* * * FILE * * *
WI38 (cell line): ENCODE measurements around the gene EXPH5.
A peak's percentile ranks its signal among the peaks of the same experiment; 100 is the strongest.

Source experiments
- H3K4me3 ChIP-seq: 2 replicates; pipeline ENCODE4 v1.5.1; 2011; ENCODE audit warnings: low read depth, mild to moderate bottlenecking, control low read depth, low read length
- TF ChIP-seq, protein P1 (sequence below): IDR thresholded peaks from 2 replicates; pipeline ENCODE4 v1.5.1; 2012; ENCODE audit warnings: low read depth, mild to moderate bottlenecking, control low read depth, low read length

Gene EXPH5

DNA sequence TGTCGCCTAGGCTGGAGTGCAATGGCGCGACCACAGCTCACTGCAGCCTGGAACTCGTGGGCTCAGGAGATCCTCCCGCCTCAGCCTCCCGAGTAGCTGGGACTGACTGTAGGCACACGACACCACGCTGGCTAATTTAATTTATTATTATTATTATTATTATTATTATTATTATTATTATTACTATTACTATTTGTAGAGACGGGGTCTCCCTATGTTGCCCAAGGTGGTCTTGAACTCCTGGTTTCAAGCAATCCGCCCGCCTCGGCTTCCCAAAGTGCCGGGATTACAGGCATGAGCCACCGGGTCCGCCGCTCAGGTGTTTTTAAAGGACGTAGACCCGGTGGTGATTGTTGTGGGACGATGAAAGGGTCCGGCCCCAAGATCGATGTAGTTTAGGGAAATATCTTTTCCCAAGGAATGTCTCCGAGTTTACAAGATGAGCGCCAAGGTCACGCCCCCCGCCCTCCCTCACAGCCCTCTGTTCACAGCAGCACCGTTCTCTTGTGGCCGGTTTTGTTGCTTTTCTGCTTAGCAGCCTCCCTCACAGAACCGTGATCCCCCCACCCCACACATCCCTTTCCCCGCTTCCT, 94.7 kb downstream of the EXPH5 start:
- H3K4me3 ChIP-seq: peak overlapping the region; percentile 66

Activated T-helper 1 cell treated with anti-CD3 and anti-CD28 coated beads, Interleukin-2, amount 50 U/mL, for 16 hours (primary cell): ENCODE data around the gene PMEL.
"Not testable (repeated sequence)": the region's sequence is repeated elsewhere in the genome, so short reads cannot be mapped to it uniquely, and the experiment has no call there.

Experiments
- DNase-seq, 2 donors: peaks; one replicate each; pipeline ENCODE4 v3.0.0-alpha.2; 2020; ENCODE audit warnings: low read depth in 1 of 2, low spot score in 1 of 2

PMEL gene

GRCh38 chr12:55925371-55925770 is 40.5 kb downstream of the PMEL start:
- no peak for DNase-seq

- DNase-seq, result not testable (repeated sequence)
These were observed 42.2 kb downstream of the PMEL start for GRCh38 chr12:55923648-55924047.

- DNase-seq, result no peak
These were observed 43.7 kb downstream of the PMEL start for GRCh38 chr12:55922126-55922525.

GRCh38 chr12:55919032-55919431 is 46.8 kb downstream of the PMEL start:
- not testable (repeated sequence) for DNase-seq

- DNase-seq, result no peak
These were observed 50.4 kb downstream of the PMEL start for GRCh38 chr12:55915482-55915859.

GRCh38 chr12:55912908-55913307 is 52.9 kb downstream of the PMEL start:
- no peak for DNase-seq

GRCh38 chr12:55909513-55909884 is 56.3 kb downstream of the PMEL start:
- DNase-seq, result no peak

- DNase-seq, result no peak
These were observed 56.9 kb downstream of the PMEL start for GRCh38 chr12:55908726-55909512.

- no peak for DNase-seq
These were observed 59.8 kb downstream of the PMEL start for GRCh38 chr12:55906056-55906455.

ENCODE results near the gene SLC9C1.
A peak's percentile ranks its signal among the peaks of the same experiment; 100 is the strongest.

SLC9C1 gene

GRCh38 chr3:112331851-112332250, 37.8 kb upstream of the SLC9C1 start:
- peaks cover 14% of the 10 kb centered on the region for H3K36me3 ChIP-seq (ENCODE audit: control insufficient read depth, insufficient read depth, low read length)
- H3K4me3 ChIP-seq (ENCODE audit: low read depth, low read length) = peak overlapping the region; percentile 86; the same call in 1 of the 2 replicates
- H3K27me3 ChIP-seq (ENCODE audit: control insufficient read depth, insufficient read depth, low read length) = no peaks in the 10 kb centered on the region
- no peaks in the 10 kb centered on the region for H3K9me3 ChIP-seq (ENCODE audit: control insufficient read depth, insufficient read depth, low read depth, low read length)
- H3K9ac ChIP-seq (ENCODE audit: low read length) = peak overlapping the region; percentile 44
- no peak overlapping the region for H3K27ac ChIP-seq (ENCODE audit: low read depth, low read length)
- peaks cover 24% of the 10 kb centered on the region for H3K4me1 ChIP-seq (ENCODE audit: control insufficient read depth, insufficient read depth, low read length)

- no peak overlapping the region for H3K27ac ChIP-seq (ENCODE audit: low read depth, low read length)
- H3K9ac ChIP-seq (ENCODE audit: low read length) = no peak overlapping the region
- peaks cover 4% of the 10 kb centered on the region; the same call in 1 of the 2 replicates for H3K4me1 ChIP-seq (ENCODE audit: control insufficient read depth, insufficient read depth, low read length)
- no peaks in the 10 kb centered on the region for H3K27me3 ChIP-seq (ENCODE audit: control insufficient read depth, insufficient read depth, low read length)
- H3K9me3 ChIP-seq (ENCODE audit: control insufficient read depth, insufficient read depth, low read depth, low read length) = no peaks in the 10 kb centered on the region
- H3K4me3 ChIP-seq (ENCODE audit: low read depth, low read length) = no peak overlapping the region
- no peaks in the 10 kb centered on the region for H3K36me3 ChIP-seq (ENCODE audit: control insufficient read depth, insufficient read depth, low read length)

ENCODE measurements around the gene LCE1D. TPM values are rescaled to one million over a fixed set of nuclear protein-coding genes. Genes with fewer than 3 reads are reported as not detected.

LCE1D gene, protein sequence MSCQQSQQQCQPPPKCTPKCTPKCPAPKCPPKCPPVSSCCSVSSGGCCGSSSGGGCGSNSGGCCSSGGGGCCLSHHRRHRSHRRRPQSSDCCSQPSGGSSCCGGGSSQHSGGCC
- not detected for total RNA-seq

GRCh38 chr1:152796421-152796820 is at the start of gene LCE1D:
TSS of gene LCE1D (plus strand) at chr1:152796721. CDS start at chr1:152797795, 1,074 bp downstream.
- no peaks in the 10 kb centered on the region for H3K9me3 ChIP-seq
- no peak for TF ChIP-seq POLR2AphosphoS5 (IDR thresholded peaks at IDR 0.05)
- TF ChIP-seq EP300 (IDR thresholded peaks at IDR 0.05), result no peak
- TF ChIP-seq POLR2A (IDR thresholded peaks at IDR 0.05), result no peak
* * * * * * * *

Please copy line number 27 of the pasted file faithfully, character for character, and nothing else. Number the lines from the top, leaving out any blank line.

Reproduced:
- DNase-seq, result no peak